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updated: 12/3/2013 3:00 PM

Amnesty ending to repay erroneous property tax exemptions

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  • Joseph Berrios

    Joseph Berrios

Submitted by the Cook County Assessor's Office

Been taking multiple exemptions on the tax bill for your house? Time is running out on the amnesty period to repay those "mistakes."

Cook County Assessor Joseph Berrios is encouraging residents who have received erroneous property tax exemptions to take advantage of the amnesty period that allows taxpayers to report and pay back the erroneous savings without penalties or interest.

After Dec. 31, 2013, the assessor's office will investigate erroneous exemptions that have gone unreported and require the taxpayer to pay additional fees and interest on their savings or face civil or criminal prosecution.

"If someone has been getting an erroneous exemption, now is the time to come forward and correct the situation during the amnesty period," Berrios said. "I want to make sure taxpayers are all paying their fair share of property taxes -- no more and no less."

In Illinois, a person is allowed to collect an exemption only on the home that is his or her primary residence. A new law initiated by Berrios and approved by Gov. Patrick Quinn will give Cook County the means to recoup funds from those who have improperly received homeowner, senior, disabled persons' or disabled veterans' exemptions.

The law requires an amnesty period to allow taxpayers who wrongly claimed one or two erroneous exemptions to repay the savings by the end of the year. Those who claimed three or more exemptions in error are not eligible for amnesty.

Berrios proposed the measure shortly after taking office when his administration noticed a high volume of emails and anonymous phone calls reporting that people were improperly receiving exemptions. In the vast majority of those cases, the claims were proven to be true.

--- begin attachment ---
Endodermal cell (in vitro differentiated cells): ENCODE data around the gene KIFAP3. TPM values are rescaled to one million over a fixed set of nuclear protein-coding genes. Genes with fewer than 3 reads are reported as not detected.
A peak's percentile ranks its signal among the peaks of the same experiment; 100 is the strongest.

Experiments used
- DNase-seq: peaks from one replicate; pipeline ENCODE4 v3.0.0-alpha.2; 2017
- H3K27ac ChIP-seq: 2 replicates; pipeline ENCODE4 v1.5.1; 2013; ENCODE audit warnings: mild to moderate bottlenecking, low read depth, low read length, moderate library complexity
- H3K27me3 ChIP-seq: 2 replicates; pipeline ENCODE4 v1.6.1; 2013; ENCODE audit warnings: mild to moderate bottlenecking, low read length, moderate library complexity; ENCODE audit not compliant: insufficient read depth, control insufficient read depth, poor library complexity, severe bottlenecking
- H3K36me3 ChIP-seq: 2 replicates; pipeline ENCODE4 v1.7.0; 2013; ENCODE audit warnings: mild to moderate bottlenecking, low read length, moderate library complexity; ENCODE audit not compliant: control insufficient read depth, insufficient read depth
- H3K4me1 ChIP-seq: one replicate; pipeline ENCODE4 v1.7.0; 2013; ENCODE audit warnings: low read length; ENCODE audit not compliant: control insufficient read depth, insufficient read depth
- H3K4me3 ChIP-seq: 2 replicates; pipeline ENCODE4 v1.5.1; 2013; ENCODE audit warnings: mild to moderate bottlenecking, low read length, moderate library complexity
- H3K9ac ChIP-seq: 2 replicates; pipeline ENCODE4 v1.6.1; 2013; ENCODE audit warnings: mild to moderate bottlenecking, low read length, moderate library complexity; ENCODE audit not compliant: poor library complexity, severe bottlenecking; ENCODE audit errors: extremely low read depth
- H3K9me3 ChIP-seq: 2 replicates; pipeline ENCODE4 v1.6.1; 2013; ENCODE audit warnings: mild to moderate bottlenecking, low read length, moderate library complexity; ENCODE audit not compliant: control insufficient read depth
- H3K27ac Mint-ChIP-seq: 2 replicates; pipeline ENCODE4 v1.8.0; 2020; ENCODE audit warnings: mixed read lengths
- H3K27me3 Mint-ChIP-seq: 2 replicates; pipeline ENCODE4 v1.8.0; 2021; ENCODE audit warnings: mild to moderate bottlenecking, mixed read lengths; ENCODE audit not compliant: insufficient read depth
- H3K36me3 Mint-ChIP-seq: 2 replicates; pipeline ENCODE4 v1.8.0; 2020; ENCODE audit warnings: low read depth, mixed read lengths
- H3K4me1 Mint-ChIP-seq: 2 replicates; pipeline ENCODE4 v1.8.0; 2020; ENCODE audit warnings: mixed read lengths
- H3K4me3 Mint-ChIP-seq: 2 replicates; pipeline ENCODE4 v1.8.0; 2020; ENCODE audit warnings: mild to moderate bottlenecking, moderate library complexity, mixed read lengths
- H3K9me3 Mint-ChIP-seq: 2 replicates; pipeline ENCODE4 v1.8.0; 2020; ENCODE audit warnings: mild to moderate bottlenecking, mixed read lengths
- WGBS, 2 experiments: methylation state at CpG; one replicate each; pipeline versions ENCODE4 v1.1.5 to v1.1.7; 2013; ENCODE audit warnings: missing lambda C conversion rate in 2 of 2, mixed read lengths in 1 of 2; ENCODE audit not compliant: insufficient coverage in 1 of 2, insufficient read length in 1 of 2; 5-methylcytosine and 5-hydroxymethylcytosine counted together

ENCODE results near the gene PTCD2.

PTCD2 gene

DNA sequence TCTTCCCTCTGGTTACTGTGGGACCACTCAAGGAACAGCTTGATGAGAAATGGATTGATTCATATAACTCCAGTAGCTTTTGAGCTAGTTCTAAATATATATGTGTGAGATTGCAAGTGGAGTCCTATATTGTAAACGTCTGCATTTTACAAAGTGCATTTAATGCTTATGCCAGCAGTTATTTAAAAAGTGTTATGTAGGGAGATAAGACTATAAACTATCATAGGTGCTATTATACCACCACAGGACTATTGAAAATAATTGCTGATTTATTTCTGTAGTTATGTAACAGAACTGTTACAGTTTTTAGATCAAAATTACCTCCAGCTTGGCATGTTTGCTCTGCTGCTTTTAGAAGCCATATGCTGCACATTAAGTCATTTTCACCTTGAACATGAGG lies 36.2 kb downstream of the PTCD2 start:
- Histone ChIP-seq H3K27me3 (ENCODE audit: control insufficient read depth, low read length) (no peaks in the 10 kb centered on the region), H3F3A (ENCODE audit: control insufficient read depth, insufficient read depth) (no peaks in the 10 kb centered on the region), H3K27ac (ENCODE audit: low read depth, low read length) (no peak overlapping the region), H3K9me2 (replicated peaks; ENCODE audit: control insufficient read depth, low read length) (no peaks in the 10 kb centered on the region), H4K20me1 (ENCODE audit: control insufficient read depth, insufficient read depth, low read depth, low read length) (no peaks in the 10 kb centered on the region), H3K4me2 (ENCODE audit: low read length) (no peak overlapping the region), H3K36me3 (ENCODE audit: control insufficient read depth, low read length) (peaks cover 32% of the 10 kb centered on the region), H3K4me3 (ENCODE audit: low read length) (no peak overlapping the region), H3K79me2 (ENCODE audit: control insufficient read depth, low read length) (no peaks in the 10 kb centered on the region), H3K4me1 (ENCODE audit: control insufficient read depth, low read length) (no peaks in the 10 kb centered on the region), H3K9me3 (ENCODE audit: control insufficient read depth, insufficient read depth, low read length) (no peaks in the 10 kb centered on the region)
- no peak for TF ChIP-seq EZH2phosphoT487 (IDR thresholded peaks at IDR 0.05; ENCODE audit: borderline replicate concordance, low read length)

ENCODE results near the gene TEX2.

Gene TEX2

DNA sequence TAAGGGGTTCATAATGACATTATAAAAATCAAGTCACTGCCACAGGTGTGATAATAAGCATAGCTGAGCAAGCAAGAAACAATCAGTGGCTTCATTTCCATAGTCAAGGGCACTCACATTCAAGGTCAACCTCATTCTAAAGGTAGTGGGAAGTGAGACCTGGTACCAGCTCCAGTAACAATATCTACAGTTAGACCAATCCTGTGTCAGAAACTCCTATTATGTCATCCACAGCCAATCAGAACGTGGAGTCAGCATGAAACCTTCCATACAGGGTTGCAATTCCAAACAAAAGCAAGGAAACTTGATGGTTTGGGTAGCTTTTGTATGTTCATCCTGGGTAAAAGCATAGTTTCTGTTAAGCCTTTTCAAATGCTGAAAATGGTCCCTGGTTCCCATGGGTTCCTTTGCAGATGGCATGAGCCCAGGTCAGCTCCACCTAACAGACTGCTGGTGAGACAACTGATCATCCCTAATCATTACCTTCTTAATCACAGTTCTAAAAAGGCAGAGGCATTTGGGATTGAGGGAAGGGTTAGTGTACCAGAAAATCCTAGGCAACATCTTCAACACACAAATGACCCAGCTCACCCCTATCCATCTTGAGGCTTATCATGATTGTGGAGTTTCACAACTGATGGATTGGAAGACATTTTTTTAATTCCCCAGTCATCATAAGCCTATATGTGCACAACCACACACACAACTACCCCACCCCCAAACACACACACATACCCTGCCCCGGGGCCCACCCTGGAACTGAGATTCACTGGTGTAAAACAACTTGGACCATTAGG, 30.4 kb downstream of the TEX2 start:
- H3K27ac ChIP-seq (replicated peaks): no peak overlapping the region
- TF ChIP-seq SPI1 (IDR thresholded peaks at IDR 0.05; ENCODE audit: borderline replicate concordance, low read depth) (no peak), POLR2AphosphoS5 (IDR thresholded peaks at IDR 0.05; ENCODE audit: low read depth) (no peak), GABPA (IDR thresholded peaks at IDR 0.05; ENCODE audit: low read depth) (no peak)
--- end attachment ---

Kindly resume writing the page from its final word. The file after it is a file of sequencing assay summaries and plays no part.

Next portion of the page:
Since taking effect on July 1, 2013, the Assessor's Office has billed over $1 million for erroneous exemption savings received by taxpayers.

"The success of the amnesty program in the last three months has illustrated just how much this new law was needed," Berrios said. "Prior to this law, we had no means to recover the money taxpayers unfairly received and nothing to deter them from claiming erroneous exemptions in the future."

Taxpayers may visit the assessor's website at to obtain additional information regarding the amnesty period and how to report erroneous exemption savings they have received. The website also allows taxpayers to anonymously report erroneous exemptions they may be aware of to ensure that all taxpayers pay their fair share.

Notice of the amnesty was provided in the second-installment tax bills that were mailed in July and was also published in area newspapers.

The $1 million, once collected, will be returned to local taxing bodies such as schools and local governing taxing bodies.

"At a time when schools and local municipalities are severely struggling with budget issues, it will be helpful for this money to go back to serving the community." Berrios said. "This new law will not only have a dramatic and positive impact on schools and other local taxing bodies but will also greatly benefit taxpayers throughout the county."

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